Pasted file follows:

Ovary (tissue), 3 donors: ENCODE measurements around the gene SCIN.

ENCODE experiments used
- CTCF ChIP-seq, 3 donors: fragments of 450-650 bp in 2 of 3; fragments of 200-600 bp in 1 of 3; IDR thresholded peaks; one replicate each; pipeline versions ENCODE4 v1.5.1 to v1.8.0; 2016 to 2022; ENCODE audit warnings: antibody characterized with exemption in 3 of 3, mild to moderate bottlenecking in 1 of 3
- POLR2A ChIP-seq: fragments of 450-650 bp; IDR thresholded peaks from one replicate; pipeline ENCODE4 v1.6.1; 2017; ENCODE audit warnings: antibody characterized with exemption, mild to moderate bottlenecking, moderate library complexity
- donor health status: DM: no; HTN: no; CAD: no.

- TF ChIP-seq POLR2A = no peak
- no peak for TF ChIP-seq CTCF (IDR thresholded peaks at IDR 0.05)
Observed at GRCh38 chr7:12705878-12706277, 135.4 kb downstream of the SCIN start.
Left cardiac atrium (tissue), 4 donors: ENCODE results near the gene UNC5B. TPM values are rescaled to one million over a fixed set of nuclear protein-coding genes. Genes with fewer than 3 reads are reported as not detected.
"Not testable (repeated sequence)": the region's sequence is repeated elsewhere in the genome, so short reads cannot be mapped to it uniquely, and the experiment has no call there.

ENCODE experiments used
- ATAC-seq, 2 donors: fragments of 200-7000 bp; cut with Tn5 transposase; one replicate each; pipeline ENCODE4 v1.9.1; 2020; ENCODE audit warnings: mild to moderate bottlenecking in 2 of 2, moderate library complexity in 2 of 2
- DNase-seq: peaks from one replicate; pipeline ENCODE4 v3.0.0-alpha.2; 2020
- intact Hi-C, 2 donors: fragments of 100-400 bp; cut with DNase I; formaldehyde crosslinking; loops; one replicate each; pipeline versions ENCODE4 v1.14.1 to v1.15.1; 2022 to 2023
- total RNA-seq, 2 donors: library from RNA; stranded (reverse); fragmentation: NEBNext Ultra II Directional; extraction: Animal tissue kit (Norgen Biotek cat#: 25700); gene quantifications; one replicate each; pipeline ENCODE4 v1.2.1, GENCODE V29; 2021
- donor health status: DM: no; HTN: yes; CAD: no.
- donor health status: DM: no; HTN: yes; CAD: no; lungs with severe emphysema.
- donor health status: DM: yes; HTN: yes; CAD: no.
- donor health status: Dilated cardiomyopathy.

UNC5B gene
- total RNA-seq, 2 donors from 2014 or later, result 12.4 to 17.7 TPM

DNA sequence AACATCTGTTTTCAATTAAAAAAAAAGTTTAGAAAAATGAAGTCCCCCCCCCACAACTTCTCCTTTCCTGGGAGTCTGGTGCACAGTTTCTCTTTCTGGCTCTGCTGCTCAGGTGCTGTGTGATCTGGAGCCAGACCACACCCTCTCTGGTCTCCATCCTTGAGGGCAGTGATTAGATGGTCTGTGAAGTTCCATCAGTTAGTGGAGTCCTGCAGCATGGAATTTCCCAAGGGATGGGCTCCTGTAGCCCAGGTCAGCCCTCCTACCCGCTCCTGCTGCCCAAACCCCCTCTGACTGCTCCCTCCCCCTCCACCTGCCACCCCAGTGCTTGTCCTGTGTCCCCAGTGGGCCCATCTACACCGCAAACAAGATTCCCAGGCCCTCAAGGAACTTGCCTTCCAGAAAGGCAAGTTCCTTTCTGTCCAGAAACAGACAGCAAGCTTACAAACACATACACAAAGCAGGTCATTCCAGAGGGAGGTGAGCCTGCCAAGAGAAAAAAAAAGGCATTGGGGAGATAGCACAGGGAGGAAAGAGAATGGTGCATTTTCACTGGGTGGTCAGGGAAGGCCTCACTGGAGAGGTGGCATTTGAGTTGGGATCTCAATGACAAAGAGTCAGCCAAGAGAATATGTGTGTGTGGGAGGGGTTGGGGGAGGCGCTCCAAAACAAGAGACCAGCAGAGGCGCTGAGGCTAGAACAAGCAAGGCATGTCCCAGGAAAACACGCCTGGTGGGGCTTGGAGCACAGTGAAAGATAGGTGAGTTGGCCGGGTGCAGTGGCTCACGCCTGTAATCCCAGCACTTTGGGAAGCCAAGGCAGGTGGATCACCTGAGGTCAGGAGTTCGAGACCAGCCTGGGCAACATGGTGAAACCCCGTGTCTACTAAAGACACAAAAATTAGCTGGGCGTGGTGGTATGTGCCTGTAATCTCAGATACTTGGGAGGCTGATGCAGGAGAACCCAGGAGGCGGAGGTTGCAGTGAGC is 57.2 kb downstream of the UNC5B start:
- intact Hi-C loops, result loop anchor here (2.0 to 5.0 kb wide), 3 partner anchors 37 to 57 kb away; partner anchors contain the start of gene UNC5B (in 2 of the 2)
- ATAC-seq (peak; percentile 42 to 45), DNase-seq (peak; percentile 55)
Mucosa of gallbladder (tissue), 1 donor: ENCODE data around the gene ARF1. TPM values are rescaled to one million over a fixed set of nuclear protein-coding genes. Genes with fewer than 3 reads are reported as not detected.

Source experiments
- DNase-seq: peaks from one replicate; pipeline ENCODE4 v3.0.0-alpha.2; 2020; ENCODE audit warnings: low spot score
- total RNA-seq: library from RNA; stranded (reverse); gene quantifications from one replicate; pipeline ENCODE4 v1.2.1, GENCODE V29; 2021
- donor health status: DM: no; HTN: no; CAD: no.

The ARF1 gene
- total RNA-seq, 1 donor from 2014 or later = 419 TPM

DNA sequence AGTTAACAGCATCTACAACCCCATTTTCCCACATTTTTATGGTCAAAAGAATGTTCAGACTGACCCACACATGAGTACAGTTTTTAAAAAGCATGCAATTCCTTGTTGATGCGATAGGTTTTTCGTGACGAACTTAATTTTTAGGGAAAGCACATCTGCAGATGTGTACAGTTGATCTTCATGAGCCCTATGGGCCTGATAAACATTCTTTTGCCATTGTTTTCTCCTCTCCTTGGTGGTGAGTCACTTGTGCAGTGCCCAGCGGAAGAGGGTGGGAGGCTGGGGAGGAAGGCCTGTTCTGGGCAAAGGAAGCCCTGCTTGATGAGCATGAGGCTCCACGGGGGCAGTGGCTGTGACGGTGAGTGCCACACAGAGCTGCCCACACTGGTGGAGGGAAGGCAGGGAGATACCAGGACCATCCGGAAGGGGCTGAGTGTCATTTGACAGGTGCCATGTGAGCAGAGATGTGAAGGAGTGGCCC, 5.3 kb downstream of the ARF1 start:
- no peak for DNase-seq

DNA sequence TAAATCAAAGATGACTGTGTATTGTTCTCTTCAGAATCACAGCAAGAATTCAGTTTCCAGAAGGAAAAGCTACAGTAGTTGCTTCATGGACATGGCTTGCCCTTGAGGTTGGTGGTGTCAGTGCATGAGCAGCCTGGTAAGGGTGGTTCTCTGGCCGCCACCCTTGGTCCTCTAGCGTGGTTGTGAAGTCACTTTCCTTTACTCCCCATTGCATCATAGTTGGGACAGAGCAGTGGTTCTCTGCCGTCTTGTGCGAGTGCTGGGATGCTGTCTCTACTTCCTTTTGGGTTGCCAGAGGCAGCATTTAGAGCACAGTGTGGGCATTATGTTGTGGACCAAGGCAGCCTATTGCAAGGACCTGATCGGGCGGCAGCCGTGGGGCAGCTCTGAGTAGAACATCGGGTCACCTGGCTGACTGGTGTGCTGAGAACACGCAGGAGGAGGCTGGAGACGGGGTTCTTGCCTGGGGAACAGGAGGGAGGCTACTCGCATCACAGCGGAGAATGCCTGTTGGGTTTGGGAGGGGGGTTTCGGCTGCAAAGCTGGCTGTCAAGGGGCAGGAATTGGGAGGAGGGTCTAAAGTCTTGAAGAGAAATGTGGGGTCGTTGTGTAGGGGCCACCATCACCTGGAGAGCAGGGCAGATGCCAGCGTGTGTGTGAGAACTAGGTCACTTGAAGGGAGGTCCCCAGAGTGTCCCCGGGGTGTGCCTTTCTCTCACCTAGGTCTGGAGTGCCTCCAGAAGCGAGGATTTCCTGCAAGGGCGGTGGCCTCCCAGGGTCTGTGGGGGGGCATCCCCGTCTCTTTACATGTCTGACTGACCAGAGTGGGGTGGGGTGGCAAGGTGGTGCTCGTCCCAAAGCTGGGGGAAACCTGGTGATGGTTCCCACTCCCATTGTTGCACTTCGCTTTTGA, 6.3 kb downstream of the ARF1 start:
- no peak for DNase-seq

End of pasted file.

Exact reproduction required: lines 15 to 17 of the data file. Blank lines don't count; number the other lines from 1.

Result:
- total RNA-seq, 2 donors: library from RNA; stranded (reverse); fragmentation: NEBNext Ultra II Directional; extraction: Animal tissue kit (Norgen Biotek cat#: 25700); gene quantifications; one replicate each; pipeline ENCODE4 v1.2.1, GENCODE V29; 2021
- donor health status: DM: no; HTN: yes; CAD: no.
- donor health status: DM: no; HTN: yes; CAD: no; lungs with severe emphysema.